Trump under pressure as Russians indicted for hacking emails
Democrats push Trump to cancel Putin meeting in light of latest US election scandal
US prosecutors indicted 12 Russian intelligence officers on Friday for hacking Democratic emails during the 2016 presidential election, increasing pressure on President Donald Trump just days before his controversial summit with Vladimir Putin.
The indictments – announced by deputy attorney general Rod Rosenstein during a midday press conference in Washington – were revealed just as the US president was meeting Queen Elizabeth at Windsor, the centre-piece of his three-day visit to Britain.
The charges led to a chorus of calls from Democrats for Mr Trump to cancel the meeting with the Russian president scheduled for Helsinki on Monday – the first bilateral summit between the two leaders.
The charges were filed against 12 members of the Russian military intelligence agency, the GRU, who were acting in their official capacity, the department of justice said. While the Mueller investigation into Russian election interference has filed previous indictments, this is the first time the Russian government has been directly accused of meddling.
The individuals deliberately hacked email accounts of the Democratic National Committee and the Hillary Clinton campaign, according to the indictment, then filtered that information through fictitious online personas.
Speaking during a press conference with prime minister Theresa May at Chequers before the charges were announced, Mr Trump said he planned to raise Russian meddling with Mr Putin during his meeting. The US president had already been briefed on Friday’s indictments earlier in the week, deputy attorney general Rod Rosenstein said.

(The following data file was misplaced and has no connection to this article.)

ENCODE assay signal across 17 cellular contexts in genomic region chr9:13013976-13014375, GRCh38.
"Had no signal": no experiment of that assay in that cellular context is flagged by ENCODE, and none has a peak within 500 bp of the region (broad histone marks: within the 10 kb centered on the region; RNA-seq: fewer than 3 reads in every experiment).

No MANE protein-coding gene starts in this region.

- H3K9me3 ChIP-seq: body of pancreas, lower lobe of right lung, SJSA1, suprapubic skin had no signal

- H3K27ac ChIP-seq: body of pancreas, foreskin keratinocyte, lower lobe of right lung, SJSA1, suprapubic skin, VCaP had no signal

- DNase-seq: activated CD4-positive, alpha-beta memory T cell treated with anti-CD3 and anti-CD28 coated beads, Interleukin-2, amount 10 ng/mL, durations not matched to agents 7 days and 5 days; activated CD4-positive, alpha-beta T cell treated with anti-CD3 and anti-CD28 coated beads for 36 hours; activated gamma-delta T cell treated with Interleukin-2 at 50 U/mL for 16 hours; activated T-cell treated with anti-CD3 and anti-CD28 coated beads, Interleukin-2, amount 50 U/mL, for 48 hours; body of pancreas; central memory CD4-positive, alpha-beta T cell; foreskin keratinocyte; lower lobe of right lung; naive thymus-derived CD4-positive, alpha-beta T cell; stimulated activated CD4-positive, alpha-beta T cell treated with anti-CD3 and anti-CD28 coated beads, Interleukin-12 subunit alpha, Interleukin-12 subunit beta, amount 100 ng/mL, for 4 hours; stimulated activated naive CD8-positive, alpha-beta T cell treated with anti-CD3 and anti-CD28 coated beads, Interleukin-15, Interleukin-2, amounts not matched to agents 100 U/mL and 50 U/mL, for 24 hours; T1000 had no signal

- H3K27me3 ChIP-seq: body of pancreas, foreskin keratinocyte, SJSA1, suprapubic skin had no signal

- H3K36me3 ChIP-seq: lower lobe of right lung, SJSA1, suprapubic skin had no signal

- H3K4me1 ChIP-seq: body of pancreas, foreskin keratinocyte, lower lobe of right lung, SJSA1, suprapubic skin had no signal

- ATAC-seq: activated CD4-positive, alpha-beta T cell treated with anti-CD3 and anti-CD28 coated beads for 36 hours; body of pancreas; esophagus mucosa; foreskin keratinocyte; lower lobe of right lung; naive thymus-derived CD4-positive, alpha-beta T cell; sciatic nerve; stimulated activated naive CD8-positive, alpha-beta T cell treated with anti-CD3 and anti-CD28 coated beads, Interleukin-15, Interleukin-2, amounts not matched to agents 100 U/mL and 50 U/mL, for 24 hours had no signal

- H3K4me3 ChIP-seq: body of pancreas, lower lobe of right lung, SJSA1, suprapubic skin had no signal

Eventful British tour
Mr Trump left England for Scotland on Friday night after a tumultuous 24 hours, during which he criticised Theresa May’s Brexit strategy and praised her arch-critic Boris Johnson in an explosive interview with the Sun newspaper.
The US president backtracked on his comments during his press conference with Ms May on Friday, describing the prime minister as a tough negotiator and acknowledging that leaving the European Union was complex. “I don’t know what you’re going to do, but whatever you’re going to do, it’s okay with us,” he said.
The president said he had apologised to the prime minister on Friday morning because, he said, the newspaper had not reported his praise for her during the interview. In fact, the Sun did report his complimentary remarks but the president said later that he had not seen them.
Later Mr Trump and his wife, Melania, met Queen Elizabeth at Windsor Castle, where they were greeted by the band of the Coldstream Guards and inspected a guard of honour from the regiment. The appointment for tea with the queen was scheduled to last just 25 minutes, but the event ran for almost an hour.
Tens of thousands of protesters took part in an anti-Trump demonstration in London, which organisers estimated to number 250,000. There were also protests in other cities. Labour leader Jeremy Corbyn addressed the protesters in Trafalgar Square, telling them that the demonstration’s message was one of solidarity.
At Chequers, the prime minister’s country house, Ms May said that her Brexit proposal on Britain’s future relationship with the EU would not prevent Britain from agreeing new trade deals and she looked forward to negotiating a trade agreement with the US.
“The Chequers agreement reached last week [on the future EU-UK relationhip] provides the platform for Donald and me to agree an ambitious deal that works for both countries right across our economies,” she said.
The US president said that, having spent time with the prime minister, he now believed a trade deal would, in fact, be possible – contrary to his Sun comments – if she secured the right agreement from the EU.
“I read reports where that won’t be possible, but I believe after speaking with the prime minister’s people and representatives and trade experts it will absolutely be possible.”